We start with the manuscripts comprising just long blocks of continuous text, in which is clear that Word is unbeatable: even the (relatively) novice Word users perform really far better than LaTeX users in both, the quantity and the quality of the typeset text. Regarding the existence of orthographic errors, we must highlight that LaTeX users were allowed to use their favorite IDE with any desired plugin or additional tool, thus their errors cannot be attributed to the intentional privation of any of those helps.

Figure 2. Results for long, continuous texts | Credit: Knauff & Nejasmic (2014)
Figure 2. Results for long, continuous texts | Credit: Knauff & Nejasmic (2014)

Regarding table editing, Word wins again… and this is not big news to anyone who ever tried to enter a table in a LaTeX document. How can something so easy in a WYSIWYG editor and so incredibly complex in LaTex? How many visits to TeX – LaTeX Stack Exchange does it take to create a decent LaTeX table?

As can be seen in Figure 3, the study found that it is not only less efficient to typeset tables in LaTeX, but that the number of mistakes skyrocketed as well. However, the large standard deviation in LaTeX mistakes reveals that it is possible to make it right… but there are so few people capable of such an achievement!

Figure 3. Results for texts with tables | Credit: Knauff & Nejasmic (2014)
Figure 3. Results for texts with tables | Credit: Knauff & Nejasmic (2014)

And finally we get to LaTeX comfort zone: texts with plenty of equations. In this last experiment, it is demonstrated that even untrained LaTeX users make fewer mistakes and are more productive than expert Word users.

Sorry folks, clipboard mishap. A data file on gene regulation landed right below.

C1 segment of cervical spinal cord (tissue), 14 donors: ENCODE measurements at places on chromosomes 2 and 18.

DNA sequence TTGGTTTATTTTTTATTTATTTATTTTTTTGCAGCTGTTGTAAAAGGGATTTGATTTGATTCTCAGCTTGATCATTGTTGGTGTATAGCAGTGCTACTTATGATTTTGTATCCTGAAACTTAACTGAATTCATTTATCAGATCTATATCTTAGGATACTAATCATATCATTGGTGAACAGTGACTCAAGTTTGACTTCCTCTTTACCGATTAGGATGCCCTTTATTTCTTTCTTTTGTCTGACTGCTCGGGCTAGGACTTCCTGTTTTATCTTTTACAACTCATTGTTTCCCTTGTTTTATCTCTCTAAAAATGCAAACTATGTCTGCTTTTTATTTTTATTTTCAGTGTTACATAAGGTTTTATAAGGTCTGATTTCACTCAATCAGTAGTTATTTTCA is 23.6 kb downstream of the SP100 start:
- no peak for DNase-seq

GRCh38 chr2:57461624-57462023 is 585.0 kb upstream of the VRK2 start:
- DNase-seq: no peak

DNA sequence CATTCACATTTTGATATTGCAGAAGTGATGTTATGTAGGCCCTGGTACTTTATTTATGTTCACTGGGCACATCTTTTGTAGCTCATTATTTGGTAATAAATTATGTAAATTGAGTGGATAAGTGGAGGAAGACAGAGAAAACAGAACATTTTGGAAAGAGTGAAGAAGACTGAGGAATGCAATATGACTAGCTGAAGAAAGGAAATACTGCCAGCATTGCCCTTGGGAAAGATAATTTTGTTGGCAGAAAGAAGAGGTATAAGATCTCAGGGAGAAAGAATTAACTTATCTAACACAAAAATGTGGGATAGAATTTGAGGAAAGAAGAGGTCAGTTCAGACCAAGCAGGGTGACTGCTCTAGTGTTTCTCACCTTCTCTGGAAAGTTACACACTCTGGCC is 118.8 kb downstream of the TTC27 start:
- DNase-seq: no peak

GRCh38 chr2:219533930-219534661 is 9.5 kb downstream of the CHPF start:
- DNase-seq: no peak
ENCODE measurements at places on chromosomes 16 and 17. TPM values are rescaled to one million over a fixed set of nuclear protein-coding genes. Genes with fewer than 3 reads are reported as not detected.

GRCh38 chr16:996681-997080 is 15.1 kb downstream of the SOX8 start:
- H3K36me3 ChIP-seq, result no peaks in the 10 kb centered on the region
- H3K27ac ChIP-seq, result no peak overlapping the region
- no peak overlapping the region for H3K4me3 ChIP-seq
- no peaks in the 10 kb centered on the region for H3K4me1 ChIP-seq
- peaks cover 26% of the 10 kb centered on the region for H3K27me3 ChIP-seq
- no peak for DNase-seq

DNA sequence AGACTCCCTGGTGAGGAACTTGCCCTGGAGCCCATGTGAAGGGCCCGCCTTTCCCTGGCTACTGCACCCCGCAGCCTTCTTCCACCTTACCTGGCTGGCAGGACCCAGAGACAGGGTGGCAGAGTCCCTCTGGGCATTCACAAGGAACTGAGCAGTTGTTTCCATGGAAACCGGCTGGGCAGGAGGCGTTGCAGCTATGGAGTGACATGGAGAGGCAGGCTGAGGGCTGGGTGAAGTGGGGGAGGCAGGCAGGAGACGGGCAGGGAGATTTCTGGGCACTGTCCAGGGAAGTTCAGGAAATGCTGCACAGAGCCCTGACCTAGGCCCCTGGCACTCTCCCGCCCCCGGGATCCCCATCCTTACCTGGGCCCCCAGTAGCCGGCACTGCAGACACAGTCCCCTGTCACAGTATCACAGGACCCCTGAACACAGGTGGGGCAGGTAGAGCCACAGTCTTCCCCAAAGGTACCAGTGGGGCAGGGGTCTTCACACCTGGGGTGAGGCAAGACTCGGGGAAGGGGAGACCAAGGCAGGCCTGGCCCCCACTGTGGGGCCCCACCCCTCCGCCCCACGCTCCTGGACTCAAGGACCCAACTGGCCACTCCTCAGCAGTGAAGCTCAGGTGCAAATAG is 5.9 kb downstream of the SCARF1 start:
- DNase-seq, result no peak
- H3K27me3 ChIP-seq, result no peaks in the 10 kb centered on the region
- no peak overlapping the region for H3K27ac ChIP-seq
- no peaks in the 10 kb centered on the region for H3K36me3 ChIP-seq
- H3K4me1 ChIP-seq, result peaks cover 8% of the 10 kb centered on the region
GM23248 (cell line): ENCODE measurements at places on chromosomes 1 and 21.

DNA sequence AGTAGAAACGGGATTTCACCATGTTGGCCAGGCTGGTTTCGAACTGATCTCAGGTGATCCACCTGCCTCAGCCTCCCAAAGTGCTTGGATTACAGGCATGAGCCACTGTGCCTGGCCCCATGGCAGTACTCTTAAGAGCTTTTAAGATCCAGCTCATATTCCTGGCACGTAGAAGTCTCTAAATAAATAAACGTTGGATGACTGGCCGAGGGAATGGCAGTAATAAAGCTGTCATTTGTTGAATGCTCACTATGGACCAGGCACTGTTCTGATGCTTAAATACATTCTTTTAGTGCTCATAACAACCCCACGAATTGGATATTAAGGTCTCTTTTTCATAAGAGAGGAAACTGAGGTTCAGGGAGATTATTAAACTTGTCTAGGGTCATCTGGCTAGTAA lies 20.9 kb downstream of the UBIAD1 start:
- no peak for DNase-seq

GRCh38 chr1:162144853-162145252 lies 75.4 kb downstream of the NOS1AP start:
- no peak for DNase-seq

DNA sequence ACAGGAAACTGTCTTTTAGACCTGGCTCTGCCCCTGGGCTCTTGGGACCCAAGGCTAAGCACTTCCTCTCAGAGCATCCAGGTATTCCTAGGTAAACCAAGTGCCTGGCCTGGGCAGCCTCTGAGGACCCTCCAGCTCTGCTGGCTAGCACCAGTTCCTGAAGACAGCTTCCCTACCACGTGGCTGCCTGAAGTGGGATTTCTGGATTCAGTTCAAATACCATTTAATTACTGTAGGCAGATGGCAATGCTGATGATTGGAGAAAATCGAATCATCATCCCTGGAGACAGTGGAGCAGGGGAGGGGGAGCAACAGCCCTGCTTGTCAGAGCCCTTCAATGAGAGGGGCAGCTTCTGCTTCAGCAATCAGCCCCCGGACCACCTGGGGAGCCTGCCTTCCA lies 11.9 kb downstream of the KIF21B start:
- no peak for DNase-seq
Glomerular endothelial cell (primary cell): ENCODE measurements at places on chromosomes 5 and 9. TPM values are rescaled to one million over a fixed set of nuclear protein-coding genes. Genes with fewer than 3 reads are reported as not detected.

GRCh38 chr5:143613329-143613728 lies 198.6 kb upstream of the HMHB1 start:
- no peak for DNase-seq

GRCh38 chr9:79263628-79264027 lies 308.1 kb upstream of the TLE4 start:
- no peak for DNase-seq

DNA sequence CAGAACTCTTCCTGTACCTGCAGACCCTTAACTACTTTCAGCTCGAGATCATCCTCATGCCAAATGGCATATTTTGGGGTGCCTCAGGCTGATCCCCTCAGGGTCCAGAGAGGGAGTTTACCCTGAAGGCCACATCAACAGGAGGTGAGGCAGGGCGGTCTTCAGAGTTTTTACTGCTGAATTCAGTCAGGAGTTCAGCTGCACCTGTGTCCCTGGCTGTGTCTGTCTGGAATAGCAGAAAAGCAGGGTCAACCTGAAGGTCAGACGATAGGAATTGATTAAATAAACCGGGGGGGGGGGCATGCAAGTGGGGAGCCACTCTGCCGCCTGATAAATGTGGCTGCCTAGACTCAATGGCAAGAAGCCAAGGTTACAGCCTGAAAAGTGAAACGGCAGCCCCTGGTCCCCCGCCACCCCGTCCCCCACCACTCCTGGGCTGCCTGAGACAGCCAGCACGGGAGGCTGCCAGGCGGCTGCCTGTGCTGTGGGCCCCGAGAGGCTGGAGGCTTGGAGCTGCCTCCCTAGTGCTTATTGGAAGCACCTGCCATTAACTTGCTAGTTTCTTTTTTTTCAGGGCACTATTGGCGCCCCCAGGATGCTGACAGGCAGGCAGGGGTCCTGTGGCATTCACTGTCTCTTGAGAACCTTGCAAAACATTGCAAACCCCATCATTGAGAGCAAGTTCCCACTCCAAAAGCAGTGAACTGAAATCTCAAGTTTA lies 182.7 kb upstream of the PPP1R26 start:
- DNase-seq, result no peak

Figure 4. Results for texts with equations | Credit: Knauff & Nejasmic (2014)
Figure 4. Results for texts with equations | Credit: Knauff & Nejasmic (2014)

Apart of measuring the efficiency of typesetting in such an objective way, the researchers also asked the volunteers to fulfil a usability questionnaire (results shown in Figure 5), from which we must highlight the emotional aspect: LaTeX users claim to enjoy much more than Word users while writing (5.2±1.4 vs 3.6±1.7), while also reporting feeling less frustration and tiredness.

Figure 5. Results of the usability questionnaire | Credit: Knauff & Nejasmic (2014)
Figure 5. Results of the usability questionnaire | Credit: Knauff & Nejasmic (2014)

These findings are coherent with the well-known popularity of LaTeX among researchers of the more technical areas, where writing equations is typically a significant effort if attempted to do in Word. I would like to remark (making clear that this is a subjective opinion) that aesthetics is another important factor: Word equations are far less “elegant” than those obtained from LaTeX, which “look” totally professional.

Quantitatively, we can point out another work 2 which asked the Editors of several Scientific Journals for the prevalence of each format in received manuscripts. They found that LaTeX rules in the areas of Mathematics (97%), Statistics (89%) and Physics (74%), then followed by the group of Computer Science (46%) and Astronomy-Astrophysics (35%), with the rest of areas totally dominated by Microsoft Word.

References

  1. Knauff, M., & Nejasmic, J. (2014). An Efficiency Comparison of Document Preparation Systems Used in Academic Research and Development. PloS one, 9(12), e115069.
  2. Brischoux, F., & Legagneux, P. (2009). Don’t Format Manuscripts. The Scientist, 23(7), 24.

17 Comments

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Daniel Manzano

I really think that both programs are to different. As it is stated in the post, for writing long texts Word is unbeatable, but for equations it is the other way around. The discussion comes when you have a long text, few equations, and a lot os references and figures. In this case Latex is better, because it manages the bibliography in a better way, but the time needed to learn how to use Latex is also much longer and it is not clear to me if it is worthy.